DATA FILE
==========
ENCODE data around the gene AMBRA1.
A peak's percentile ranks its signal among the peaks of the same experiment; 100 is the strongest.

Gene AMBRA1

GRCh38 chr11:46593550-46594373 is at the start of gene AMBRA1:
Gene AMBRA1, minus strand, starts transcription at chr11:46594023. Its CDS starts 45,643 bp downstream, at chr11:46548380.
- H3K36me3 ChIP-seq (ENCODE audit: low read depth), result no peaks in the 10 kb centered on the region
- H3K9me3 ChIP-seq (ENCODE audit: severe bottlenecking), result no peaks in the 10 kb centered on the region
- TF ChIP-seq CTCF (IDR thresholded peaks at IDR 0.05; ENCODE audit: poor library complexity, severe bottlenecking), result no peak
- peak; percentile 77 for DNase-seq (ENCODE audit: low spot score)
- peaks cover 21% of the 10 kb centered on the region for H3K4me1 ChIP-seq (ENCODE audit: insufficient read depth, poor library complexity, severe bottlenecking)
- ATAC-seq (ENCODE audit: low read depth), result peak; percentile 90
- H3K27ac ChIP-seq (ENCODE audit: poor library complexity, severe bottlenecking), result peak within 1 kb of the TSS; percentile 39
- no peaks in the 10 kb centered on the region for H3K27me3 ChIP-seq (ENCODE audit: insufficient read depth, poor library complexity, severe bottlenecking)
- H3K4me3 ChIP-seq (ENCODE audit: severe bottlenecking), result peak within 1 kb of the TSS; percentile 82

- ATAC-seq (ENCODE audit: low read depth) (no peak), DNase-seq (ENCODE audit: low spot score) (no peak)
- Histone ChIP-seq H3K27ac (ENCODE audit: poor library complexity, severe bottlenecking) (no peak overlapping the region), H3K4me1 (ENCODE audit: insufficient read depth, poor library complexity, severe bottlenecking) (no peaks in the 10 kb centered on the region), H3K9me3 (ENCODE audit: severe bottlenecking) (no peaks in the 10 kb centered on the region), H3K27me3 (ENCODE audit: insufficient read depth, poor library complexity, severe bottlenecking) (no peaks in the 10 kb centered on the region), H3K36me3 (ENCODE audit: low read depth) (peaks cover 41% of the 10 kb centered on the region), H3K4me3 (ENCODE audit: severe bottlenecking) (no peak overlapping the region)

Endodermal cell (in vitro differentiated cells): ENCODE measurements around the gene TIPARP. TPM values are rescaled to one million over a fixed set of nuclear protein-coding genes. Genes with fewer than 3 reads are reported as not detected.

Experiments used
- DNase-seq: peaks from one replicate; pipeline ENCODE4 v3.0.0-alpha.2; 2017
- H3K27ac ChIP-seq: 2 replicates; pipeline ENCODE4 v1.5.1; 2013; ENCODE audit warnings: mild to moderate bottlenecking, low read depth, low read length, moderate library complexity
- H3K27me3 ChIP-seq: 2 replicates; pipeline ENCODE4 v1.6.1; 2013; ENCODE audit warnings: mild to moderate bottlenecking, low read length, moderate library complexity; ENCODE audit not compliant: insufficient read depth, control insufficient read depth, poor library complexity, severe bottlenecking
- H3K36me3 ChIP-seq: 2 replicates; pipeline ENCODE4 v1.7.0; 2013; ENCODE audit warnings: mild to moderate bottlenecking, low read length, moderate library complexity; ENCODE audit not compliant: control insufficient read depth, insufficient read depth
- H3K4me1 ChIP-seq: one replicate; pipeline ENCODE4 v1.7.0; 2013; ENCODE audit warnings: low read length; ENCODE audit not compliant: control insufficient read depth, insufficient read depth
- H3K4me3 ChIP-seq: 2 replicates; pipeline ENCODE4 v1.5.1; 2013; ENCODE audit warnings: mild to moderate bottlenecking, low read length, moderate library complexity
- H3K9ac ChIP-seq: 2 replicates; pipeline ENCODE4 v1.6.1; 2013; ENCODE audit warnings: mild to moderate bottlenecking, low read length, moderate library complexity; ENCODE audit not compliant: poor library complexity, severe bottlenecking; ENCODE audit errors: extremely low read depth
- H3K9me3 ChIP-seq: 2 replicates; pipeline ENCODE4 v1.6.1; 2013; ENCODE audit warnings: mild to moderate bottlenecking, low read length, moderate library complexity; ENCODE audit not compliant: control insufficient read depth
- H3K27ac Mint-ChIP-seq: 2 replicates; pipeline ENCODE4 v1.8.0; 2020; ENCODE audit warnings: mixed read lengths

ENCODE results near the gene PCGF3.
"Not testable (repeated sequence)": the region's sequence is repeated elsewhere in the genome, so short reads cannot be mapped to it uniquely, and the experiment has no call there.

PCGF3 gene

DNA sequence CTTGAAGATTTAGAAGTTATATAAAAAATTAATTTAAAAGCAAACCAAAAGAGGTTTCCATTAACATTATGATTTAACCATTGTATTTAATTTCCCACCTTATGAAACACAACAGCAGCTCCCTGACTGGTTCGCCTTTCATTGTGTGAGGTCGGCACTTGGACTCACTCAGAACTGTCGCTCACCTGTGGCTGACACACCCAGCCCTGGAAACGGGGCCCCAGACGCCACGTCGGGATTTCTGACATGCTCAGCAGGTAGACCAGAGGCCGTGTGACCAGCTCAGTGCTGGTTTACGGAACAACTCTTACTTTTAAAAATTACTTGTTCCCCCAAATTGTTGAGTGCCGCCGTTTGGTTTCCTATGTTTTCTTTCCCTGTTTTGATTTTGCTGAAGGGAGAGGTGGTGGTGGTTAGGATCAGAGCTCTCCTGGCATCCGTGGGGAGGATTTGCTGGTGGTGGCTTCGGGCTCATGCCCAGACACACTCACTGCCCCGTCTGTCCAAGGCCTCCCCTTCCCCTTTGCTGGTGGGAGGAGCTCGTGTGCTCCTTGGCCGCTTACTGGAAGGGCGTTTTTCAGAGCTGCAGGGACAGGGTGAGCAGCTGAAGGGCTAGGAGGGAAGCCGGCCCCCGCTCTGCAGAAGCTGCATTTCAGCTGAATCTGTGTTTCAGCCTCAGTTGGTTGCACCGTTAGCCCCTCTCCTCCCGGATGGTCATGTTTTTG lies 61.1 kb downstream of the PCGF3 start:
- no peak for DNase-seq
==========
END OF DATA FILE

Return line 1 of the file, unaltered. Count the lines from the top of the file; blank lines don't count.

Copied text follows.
ENCODE data around the gene AMBRA1.